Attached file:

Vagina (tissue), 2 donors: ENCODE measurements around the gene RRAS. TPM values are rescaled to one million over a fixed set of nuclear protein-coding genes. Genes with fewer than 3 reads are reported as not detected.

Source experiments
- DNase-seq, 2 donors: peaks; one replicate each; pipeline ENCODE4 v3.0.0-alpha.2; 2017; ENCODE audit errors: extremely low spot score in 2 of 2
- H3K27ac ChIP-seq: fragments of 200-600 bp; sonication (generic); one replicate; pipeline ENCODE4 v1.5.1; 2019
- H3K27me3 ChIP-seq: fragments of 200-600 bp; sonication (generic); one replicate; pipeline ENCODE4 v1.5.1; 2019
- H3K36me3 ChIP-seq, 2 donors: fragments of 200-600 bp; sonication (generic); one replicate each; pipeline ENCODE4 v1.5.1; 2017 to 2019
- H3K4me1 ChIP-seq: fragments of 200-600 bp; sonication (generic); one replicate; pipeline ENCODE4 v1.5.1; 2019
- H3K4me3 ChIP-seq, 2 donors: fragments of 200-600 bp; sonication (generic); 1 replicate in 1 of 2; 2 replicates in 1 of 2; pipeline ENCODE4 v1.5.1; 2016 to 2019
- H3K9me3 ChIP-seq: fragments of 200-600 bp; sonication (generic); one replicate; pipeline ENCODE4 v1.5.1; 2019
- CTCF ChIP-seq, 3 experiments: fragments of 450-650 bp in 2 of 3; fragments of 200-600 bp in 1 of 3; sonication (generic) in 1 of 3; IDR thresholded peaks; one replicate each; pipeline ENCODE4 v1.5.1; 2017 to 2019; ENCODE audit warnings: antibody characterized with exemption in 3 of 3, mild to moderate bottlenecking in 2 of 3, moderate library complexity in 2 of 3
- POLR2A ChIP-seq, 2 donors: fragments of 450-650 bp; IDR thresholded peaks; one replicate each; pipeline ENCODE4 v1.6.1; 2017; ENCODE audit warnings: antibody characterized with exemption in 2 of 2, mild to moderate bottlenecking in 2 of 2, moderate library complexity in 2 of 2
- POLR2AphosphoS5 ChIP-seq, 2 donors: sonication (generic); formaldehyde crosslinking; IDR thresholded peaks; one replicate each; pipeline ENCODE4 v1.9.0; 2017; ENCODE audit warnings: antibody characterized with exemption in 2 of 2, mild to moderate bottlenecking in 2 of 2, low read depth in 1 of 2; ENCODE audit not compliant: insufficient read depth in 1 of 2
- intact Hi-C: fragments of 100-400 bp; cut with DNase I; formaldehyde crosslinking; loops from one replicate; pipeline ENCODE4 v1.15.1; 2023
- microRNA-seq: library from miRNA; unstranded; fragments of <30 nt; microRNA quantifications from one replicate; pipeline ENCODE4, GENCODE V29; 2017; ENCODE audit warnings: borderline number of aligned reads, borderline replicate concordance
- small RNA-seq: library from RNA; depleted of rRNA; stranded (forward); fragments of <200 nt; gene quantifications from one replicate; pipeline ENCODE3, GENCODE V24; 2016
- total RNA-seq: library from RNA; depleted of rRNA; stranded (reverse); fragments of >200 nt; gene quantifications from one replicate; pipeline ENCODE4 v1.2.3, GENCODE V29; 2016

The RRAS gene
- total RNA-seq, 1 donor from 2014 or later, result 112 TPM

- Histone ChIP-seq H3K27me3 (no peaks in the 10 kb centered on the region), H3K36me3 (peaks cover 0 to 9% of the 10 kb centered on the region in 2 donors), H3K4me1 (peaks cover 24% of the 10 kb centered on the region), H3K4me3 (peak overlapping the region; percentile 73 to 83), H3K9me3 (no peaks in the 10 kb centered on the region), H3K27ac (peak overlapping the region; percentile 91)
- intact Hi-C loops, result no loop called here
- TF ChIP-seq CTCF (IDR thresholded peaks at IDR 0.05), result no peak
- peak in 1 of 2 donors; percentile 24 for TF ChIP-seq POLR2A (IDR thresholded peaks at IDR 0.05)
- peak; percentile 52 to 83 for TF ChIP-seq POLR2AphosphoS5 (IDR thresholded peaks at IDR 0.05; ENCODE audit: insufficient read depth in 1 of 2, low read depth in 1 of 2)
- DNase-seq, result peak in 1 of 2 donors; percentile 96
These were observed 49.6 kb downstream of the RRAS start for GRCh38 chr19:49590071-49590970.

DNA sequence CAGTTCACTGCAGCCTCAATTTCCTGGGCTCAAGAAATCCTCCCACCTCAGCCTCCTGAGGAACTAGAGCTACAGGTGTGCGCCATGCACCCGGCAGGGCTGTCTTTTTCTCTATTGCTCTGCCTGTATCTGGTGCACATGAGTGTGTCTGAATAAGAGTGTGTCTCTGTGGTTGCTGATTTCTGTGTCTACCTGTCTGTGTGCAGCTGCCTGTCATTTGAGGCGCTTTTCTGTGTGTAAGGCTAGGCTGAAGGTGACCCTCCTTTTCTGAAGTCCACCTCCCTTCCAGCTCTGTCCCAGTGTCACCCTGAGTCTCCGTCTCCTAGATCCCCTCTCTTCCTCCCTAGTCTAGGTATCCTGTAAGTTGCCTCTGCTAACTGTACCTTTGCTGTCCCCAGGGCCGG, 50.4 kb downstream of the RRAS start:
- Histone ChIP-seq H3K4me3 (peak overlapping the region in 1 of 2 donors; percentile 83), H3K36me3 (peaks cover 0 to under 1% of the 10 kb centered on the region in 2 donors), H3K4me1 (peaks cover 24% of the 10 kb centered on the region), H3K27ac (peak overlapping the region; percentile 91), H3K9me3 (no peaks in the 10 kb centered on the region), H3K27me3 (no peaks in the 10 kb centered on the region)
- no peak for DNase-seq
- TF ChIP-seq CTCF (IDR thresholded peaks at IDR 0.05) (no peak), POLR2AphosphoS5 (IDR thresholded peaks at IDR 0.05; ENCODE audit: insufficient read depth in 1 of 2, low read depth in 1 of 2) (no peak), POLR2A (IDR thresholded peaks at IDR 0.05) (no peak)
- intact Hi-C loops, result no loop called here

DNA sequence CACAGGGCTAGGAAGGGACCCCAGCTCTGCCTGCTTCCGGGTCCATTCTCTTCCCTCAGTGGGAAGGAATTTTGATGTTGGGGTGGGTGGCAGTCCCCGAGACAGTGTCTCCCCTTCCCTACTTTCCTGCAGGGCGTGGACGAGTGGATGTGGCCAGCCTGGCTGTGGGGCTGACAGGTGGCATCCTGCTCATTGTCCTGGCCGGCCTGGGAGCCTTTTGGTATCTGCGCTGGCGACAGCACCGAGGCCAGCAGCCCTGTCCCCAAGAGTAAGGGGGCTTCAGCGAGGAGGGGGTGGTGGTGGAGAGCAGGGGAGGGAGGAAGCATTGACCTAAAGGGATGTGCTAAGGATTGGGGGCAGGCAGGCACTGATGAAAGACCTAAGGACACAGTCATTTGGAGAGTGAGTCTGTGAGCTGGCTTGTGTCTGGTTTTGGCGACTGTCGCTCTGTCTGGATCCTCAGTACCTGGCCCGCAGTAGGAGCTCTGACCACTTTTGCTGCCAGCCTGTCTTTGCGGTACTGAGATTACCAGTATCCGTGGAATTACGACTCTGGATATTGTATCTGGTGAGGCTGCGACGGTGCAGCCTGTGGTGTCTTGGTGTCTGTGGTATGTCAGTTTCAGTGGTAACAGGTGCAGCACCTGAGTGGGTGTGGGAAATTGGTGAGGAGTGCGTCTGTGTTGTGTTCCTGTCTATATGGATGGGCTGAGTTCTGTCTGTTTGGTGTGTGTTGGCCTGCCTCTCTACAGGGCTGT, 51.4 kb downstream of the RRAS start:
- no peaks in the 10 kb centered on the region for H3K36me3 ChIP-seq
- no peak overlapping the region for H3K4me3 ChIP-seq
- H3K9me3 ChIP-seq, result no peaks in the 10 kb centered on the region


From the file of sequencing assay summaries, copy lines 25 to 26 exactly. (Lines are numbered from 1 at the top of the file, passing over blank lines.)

These were observed 49.6 kb downstream of the RRAS start for GRCh38 chr19:49590071-49590970.

DNA sequence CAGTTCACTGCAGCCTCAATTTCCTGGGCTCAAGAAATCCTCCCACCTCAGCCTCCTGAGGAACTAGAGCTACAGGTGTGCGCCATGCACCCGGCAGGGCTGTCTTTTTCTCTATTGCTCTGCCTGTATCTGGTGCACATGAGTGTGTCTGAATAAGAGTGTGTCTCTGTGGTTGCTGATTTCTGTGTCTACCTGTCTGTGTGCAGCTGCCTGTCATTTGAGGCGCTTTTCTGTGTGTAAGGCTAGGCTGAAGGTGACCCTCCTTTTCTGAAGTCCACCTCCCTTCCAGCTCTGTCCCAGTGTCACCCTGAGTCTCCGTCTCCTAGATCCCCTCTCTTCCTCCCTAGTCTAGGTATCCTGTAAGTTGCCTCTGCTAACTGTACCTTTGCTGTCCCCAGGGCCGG, 50.4 kb downstream of the RRAS start: